THE safety of the anesthetized patient is facilitated by the use of many devices, such as standard monitors, eye tapes, warm air blankets, and heat moisture exchangers (HMEs). However, this myriad of ancillary devices occasionally may complicate airway management. We report a case of a foreign body causing a potentially lethal intraoperative airway obstruction.
A 32-yr-old man was brought to the operating room 1 day after a 9-m fall for repair of a tile-C left hemipelvic disruption and a closed comminuted subtrochanteric fracture of the left proximal femur. History and physical examination showed that the man weighed 100 kg, had no previous medical problems, and had a class II airway. No hemodynamic or neurovascular derangements were noted. The patient was anesthetized with thiopental, fentanyl, and rocuronium and was intubated on the first attempt with an 8.0-mm ID endotracheal tube (ETT). Mechanical ventilation was initiated, and anesthesia was maintained with a mixture of N2O in oxygen and isoflurane. A warm air blanket (Bair Hugger; Augustine Medical, Eden Prairie, MN) and an HME (Humid Vent; Lous Gilbeck AB, Upplands-Vasby, Sweden) were used to help decrease heat loss during the procedure.
After reduction of the hemipelvic disruption, preparations were made to transfer the patient to a fracture table for the femur repair. Fractional inspired oxygen was increased to 1.0 for several minutes before the transfer. Then, the circuit was disconnected from the HME, which remained connected to the ETT, and the patient was moved to the fracture table. The circuit was reconnected quickly, but the patient could not undergo ventilation as evidenced by the absence of chest movement and end-tidal carbon dioxide, a peak inspiratory pressure of more than 50 cm H2O, and a tidal volume of less than 100 ml. Then, ventilation was attempted vigorously with use of the reservoir bag, without success. As oxygen saturation began to decrease, the circuit was disconnected from the ETT, and a suction catheter was advanced, showing patency of the ETT lumen. While the circuit was disconnected, it was noted that the reservoir bag did not collapse. An Ambu bag was connected immediately to the ETT, the patient underwent ventilation easily, and oxygen saturation returned to 100%.
Subsequent examination of the circuit showed a piece of plastic from the warm air blanket (fig. 1) lodged in the HME. The plastic head drape apparently had become trapped between the circuit and the HME, resulting in a small piece being torn off and occluding the airway. After removal of the obstructing plastic piece, the circuit was reconnected, and surgery was resumed without further incident.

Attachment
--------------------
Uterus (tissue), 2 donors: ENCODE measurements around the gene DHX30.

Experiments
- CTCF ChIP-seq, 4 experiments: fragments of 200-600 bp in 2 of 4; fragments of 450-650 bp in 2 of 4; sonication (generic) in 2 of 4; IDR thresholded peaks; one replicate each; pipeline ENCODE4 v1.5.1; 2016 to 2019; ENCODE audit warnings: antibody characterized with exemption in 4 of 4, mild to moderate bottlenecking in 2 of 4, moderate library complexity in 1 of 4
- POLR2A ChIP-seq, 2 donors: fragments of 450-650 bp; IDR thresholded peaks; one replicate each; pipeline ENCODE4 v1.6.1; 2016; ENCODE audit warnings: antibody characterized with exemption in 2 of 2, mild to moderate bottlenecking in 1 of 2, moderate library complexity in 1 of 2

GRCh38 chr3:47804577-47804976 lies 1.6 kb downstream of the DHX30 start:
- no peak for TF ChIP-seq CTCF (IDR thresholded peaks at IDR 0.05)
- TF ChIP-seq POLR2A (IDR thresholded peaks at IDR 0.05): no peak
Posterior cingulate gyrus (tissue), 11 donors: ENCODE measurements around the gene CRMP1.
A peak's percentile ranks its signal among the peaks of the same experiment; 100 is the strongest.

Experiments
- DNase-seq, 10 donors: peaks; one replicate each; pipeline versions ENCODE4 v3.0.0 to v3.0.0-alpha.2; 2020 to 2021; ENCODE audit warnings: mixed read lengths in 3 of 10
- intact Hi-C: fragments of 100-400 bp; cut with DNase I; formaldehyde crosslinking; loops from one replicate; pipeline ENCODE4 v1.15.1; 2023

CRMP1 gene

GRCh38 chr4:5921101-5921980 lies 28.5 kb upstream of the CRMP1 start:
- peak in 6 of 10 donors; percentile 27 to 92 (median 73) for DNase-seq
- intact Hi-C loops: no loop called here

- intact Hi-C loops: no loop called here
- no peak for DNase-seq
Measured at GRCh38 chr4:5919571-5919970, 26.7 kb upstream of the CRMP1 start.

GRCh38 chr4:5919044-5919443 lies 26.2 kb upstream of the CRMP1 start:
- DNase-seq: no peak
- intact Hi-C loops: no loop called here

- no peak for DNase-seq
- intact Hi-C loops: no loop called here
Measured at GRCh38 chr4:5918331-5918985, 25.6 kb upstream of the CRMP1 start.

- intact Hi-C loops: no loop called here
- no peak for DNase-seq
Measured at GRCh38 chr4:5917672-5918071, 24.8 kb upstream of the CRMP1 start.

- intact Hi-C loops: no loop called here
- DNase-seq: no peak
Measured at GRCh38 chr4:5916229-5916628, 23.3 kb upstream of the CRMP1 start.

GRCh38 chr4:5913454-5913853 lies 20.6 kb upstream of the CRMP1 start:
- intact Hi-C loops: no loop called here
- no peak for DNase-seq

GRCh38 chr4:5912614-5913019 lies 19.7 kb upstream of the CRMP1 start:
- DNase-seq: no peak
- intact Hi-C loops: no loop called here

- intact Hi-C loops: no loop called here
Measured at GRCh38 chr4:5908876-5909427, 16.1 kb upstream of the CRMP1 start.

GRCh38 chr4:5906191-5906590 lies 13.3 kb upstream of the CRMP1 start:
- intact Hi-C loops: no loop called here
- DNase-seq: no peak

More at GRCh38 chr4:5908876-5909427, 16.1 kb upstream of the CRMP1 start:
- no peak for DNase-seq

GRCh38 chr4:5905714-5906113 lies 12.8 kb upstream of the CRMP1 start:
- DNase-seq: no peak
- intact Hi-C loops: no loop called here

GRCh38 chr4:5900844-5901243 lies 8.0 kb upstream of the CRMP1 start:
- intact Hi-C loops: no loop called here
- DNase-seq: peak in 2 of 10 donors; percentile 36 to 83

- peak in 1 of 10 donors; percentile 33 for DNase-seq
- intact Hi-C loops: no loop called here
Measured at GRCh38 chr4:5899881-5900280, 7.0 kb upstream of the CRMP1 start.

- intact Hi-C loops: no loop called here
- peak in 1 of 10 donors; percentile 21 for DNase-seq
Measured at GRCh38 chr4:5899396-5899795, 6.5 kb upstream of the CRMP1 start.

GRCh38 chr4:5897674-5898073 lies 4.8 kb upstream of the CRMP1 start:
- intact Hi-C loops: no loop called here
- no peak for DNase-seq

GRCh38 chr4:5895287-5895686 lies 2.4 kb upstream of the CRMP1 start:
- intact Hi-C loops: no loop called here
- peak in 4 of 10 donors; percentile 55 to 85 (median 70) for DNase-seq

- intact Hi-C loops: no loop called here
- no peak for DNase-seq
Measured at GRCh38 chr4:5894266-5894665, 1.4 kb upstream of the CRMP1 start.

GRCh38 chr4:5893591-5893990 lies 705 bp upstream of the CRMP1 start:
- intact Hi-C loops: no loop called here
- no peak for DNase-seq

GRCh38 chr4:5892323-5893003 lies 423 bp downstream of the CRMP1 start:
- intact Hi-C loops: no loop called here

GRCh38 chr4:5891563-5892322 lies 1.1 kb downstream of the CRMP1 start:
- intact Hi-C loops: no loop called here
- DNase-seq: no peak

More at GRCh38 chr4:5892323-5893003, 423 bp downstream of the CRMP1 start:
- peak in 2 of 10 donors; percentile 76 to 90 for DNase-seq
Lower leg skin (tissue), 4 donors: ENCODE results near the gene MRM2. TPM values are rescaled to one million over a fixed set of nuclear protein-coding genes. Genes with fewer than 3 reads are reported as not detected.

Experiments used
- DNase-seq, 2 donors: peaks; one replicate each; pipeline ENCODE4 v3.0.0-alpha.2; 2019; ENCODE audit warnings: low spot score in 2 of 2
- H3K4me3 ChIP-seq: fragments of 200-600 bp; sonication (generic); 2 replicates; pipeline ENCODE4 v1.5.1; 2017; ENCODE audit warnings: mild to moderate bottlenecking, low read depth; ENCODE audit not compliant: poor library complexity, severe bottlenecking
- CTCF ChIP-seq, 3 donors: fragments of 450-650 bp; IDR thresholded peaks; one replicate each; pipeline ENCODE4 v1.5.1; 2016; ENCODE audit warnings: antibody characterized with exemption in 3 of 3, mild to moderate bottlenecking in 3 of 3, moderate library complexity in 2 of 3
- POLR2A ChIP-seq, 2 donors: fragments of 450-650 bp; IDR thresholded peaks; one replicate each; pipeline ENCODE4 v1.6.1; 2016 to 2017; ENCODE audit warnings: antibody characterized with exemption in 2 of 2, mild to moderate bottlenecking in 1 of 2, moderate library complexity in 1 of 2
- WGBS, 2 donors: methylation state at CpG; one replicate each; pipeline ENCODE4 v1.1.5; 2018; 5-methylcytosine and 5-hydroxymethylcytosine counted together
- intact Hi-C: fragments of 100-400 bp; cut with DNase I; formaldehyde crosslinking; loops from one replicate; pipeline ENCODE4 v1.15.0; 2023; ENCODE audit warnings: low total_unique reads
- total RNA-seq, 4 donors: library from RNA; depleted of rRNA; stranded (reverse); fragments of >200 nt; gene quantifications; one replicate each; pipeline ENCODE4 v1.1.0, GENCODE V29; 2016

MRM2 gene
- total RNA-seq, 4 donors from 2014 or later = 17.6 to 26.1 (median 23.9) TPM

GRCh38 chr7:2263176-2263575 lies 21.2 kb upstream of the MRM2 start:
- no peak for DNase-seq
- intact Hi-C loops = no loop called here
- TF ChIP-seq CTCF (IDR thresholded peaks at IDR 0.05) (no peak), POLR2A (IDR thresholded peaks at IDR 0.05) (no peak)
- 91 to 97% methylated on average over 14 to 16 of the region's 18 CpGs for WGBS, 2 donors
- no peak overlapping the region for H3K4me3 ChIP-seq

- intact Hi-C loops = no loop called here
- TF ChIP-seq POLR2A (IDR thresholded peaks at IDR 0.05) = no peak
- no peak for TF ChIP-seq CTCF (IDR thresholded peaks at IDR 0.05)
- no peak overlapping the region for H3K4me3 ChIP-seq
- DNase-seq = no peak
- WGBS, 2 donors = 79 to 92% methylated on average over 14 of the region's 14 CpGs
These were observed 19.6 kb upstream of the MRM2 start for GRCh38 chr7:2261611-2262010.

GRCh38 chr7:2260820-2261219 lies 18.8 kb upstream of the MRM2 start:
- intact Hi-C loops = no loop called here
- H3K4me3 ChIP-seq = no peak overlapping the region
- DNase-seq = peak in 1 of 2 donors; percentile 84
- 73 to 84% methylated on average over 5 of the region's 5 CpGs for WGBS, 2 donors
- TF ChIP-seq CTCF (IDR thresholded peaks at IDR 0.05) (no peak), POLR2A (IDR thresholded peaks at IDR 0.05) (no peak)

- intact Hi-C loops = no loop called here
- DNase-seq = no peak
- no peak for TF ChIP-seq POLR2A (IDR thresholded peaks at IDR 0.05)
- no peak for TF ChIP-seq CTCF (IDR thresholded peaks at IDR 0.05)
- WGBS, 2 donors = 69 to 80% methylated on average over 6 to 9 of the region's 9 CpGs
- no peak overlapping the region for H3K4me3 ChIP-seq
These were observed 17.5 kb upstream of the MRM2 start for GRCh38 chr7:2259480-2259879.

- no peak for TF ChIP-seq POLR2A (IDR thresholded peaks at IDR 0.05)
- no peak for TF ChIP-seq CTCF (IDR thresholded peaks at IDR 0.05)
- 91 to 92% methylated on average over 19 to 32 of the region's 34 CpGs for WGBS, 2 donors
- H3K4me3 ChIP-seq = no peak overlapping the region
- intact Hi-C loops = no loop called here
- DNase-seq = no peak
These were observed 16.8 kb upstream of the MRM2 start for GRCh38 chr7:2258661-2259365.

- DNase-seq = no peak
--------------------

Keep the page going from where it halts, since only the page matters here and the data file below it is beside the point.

Many cases of intraoperative airway obstruction have been reported in the literature. 1–5Hosking et al. 1have proposed a practical algorithm for the management of airway obstruction. The first step is for the patient to undergo manual ventilation with the reservoir bag to remove the ventilator as a source of obstruction. If ventilation is performed easily, it is likely the fault lies within the ventilator. The second step, in the event of continued obstruction, should distinguish between circuit and ETT causes. ETT obstruction can be ruled out by passing a suction catheter or by successful direct ETT ventilation. If direct ETT ventilation is successful, then the circuit comes under suspicion. When the circuit and ETT have been eliminated as causes, patient sources of resistance, such as bronchospasm, pneumothorax, or pulmonary edema must be considered. In the current case, the ETT and the patient were eliminated as causes of obstruction when ventilation was restored by direct ETT ventilation.
In the current patient, disconnecting and subsequent reconnecting of the circuit trapped a piece of the warm air blanket within the HME, producing total obstruction of the airway. An HME was implicated previously in airway obstruction in an infant. In that case, a small piece of paper was caught in the HME, preventing effective ventilation. 6
Various causes of airway obstruction exist in the operative environment. When an obstruction is recognized, a systematic approach to diagnosis and treatment must be implemented. Because of the wide variety of adjunct devices used by anesthesiologists, we must always be aware of the possibility of an obstructing foreign body.